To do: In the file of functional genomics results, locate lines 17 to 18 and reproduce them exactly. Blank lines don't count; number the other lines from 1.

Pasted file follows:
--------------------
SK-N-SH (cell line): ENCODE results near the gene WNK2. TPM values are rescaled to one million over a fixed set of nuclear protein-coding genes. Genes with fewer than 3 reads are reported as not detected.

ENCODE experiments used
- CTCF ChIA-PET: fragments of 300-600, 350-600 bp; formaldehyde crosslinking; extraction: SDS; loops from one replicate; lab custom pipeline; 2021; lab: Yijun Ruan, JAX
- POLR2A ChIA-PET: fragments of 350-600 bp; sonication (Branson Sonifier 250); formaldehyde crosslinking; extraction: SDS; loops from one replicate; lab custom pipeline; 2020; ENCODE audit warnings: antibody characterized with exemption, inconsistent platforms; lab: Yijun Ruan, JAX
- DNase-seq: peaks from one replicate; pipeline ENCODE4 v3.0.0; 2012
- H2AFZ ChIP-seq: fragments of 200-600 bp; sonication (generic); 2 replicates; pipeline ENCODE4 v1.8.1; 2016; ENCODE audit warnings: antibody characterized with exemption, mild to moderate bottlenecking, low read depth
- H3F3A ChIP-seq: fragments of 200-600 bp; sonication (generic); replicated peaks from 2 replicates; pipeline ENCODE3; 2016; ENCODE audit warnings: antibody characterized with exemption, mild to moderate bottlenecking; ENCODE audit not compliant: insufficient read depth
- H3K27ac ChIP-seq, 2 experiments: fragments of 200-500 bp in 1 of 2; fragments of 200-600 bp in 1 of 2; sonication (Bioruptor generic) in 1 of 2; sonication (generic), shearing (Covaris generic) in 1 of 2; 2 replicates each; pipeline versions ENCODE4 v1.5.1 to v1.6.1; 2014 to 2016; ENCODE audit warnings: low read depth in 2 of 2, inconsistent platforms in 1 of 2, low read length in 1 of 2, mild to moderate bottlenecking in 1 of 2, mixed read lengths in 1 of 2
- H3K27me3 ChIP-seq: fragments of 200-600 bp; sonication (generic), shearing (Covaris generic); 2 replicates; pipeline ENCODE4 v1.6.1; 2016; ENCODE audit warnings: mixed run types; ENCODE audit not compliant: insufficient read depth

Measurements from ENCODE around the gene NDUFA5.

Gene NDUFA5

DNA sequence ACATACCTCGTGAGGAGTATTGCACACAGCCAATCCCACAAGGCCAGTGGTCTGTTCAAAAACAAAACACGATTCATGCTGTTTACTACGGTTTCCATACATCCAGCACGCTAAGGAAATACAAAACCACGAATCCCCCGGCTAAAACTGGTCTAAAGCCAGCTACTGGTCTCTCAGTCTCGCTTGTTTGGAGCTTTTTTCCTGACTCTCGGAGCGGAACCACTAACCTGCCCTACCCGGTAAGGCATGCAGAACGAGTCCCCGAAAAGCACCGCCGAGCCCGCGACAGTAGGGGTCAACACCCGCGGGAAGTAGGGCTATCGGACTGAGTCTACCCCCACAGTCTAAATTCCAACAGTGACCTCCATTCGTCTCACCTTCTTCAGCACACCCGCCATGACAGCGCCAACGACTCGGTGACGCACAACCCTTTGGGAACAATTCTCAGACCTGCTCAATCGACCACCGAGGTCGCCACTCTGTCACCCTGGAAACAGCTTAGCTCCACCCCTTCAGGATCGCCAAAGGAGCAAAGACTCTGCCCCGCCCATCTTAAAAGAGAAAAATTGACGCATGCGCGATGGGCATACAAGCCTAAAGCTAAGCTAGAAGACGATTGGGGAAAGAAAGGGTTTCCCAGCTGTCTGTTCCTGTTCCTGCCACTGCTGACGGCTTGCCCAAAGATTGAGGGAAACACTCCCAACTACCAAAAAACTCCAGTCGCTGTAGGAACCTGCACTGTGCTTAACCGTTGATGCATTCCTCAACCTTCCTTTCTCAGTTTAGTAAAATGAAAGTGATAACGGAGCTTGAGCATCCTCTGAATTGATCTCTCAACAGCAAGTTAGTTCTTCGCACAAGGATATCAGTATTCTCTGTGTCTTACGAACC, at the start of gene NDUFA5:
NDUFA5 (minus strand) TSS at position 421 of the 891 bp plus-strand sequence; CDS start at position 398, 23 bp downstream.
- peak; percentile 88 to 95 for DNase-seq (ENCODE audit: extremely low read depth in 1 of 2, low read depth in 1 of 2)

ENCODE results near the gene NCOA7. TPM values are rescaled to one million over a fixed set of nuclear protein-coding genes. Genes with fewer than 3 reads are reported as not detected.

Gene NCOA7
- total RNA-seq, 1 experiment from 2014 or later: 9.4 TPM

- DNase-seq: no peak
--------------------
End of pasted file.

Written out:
- total RNA-seq, 1 experiment from 2014 or later: 9.4 TPM

- DNase-seq: no peak